Host-Pathogen Interactions

Infectious diseases continue to pose significant risks to human, animal and plant health.  A better understanding of these threats – and the mechanisms that host cells mount to fend off the infections – is key to the diagnosing, treating and preventing the spread of disease.

IBBR uses reverse and forward genetic approaches and DNA transformation technologies with model and pathogenic organisms to understand and manipulate gene regulation and function in the context of disease. This research will lead to a better understanding of the biological, biochemical and biophysical processes of host-pathogen interactions.

Chestnut blight fungus

IBBR core researchers associated with Host Pathogen Interactions utilize major infrastructure that includes:

  • Insect Transformation Facility
  • Mass spectrometry
  • Confocal microscopy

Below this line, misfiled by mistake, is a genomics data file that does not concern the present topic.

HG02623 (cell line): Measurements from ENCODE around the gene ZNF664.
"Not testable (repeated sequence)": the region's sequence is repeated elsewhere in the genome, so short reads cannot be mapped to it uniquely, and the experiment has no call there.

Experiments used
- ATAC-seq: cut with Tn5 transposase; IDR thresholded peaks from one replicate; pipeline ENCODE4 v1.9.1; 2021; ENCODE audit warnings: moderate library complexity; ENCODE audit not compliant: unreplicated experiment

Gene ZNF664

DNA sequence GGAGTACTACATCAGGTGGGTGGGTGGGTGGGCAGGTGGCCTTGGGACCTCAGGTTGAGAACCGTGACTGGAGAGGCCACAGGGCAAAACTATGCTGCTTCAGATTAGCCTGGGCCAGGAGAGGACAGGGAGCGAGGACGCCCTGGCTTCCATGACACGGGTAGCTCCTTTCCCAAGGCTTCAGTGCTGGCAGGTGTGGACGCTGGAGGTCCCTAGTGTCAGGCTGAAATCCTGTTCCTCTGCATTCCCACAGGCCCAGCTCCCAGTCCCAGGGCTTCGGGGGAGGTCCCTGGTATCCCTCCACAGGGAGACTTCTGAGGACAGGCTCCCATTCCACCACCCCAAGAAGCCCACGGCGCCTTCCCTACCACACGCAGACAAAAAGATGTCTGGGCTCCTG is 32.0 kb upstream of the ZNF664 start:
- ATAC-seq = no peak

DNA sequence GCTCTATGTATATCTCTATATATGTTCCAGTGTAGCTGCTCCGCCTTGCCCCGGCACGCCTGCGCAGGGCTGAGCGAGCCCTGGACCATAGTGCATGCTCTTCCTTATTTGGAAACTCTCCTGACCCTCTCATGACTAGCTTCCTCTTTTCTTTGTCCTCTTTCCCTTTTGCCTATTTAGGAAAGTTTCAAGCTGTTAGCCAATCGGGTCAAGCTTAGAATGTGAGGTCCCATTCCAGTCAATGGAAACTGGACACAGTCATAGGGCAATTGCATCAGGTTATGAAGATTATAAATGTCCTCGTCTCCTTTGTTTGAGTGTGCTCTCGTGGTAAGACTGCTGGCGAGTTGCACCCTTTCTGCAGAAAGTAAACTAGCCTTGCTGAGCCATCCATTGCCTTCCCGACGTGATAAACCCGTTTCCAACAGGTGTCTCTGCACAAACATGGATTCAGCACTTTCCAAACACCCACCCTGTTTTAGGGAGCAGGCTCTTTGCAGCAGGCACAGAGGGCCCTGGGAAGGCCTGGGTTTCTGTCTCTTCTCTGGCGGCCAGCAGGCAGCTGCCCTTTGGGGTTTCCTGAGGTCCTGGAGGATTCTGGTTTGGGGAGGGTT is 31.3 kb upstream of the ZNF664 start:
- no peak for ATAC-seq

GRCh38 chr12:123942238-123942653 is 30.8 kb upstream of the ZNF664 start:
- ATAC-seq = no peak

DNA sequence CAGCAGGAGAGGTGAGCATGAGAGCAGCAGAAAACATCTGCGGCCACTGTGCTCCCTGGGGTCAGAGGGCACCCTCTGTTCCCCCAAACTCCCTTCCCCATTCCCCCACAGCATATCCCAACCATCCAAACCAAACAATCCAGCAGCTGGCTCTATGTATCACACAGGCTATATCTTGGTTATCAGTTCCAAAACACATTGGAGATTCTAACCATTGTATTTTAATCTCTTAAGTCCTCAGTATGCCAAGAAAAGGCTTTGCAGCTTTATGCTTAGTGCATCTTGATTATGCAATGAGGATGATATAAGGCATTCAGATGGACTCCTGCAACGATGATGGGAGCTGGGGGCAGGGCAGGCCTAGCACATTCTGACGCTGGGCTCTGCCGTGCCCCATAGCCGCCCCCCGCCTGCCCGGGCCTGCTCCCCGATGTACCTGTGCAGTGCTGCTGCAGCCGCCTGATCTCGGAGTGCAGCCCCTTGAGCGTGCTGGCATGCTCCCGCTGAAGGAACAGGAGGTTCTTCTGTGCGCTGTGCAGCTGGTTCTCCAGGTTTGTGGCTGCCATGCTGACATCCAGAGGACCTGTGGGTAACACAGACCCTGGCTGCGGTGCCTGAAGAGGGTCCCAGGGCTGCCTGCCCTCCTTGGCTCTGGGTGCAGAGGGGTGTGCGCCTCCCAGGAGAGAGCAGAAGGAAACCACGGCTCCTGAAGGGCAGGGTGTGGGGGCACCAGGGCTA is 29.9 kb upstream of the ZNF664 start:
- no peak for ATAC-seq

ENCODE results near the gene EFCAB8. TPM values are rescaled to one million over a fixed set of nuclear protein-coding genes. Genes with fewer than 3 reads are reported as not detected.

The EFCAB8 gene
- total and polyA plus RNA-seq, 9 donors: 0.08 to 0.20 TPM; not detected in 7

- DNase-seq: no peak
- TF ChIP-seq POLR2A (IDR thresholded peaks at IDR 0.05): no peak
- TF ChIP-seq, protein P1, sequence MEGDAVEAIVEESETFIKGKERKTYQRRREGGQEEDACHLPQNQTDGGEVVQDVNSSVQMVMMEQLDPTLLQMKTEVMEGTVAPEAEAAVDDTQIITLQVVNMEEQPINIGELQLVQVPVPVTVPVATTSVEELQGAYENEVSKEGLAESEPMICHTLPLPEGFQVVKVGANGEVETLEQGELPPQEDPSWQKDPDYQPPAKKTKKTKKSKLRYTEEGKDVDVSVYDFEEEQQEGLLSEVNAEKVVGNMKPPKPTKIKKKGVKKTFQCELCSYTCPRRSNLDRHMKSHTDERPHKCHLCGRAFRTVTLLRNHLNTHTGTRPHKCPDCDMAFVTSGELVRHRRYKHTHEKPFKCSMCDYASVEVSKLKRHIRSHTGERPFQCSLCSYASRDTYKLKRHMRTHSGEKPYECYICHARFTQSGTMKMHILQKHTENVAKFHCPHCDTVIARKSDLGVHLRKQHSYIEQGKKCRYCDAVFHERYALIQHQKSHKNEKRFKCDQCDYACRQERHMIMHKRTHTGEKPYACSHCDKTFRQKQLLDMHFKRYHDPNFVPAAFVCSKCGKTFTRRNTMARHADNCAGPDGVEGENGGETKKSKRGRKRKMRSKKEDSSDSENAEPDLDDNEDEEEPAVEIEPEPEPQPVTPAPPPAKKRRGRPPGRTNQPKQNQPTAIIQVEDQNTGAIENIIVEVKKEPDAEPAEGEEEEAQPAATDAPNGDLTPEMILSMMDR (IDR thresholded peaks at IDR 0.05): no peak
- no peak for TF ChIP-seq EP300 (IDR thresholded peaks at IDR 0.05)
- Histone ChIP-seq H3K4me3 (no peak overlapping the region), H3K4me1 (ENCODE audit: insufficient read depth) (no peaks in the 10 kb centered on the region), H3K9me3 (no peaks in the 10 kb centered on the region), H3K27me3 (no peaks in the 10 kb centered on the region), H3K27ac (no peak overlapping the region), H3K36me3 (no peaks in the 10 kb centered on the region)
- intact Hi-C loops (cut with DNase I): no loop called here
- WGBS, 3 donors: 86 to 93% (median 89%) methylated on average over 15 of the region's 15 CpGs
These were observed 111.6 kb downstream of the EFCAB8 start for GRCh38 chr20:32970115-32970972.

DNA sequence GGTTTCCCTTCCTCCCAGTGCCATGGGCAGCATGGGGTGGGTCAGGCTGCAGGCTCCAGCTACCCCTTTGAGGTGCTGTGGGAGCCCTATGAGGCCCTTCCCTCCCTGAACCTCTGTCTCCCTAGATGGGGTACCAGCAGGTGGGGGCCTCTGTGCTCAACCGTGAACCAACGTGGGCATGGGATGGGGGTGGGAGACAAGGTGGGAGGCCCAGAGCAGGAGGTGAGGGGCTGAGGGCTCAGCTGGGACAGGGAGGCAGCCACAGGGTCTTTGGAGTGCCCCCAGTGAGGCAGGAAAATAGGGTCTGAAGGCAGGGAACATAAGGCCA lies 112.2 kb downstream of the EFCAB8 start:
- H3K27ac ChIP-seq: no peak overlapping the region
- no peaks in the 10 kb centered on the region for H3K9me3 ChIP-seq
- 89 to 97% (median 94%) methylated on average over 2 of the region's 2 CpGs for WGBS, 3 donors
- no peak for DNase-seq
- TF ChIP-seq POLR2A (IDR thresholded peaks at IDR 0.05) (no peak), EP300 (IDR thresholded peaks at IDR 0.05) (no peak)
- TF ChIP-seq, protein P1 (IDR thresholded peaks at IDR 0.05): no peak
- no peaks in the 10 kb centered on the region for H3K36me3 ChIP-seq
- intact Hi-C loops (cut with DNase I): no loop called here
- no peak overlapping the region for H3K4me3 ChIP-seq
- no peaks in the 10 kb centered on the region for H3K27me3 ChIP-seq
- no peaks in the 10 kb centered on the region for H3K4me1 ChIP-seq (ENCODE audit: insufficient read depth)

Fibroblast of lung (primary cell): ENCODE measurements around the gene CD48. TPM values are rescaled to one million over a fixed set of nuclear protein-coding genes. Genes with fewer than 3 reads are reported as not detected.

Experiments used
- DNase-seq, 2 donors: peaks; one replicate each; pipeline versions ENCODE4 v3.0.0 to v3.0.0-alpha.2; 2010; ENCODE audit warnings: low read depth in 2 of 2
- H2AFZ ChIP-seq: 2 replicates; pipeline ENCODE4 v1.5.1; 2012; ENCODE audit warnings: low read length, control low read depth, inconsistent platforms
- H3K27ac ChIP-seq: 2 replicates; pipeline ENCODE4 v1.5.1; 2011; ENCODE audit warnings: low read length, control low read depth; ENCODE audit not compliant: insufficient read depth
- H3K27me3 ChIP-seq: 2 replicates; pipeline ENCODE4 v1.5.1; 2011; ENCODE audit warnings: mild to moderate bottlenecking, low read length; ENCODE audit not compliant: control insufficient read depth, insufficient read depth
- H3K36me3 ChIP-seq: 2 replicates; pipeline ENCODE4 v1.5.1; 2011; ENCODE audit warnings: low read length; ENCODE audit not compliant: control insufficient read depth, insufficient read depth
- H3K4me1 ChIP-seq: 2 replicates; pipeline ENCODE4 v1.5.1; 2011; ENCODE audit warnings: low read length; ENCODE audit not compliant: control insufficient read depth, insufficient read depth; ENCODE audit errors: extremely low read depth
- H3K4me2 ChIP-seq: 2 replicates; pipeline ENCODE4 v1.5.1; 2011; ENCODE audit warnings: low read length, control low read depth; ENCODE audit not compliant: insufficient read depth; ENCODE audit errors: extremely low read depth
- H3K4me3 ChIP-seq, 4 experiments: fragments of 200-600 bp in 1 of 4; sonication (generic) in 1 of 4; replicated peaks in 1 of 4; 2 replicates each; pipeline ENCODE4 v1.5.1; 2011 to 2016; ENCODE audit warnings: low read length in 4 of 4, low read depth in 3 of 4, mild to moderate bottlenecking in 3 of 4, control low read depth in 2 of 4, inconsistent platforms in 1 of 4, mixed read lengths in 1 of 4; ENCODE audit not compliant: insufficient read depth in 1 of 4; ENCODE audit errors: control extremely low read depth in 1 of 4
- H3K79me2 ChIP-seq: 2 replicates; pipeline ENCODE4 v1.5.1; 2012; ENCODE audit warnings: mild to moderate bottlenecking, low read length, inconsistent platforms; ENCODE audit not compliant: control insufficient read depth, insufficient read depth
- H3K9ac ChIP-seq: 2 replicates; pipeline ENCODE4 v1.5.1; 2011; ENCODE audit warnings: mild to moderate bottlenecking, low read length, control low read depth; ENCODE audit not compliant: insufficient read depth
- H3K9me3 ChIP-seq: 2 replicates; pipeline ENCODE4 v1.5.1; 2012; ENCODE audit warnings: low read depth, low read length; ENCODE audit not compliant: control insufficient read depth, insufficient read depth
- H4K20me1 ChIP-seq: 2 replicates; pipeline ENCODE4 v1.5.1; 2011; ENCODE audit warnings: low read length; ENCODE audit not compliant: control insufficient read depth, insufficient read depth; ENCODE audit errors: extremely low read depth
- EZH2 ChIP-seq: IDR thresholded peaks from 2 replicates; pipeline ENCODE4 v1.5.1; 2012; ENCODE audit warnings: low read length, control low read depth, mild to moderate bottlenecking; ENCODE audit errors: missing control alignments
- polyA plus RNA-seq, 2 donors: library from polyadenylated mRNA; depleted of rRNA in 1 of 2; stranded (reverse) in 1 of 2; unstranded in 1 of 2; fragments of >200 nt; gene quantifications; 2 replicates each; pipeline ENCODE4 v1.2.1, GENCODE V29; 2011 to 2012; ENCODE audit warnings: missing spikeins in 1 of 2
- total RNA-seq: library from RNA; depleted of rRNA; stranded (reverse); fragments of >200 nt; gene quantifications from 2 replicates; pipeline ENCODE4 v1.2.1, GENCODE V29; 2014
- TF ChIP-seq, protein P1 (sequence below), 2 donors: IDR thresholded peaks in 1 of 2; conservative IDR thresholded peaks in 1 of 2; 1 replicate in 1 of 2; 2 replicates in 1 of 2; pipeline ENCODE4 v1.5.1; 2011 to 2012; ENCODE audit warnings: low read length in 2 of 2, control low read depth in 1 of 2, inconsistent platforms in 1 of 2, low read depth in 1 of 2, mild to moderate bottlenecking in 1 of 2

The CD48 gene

• Illumina sequencing core

Projects and Spotlights

Insect Transformation Facility

A Platform for Insect Genetic Modification The Institute for Bioscience and Biotechnology’s Insect Transformation Facility (ITF) leverages broad and deep knowledge and expertise...Read More

Characterizing and Exploiting “Missile”-Like Defense in Plants

We identified a novel type of plant resistance proteins that fight against fungal invasion right at the host-pathogen interface. Pathogenic fungi cause huge crop losses worldwide....Read More

Enzybiotics – A New Weapon against Multi-Drug Resistant Bacteria

Not only do enzybiotics act on contact, but they are highly species specific, meaning they can target pathogenic organisms yet are harmless to commensal organisms (i.e. good bacteria), a benefit not...Read More

Research Faculty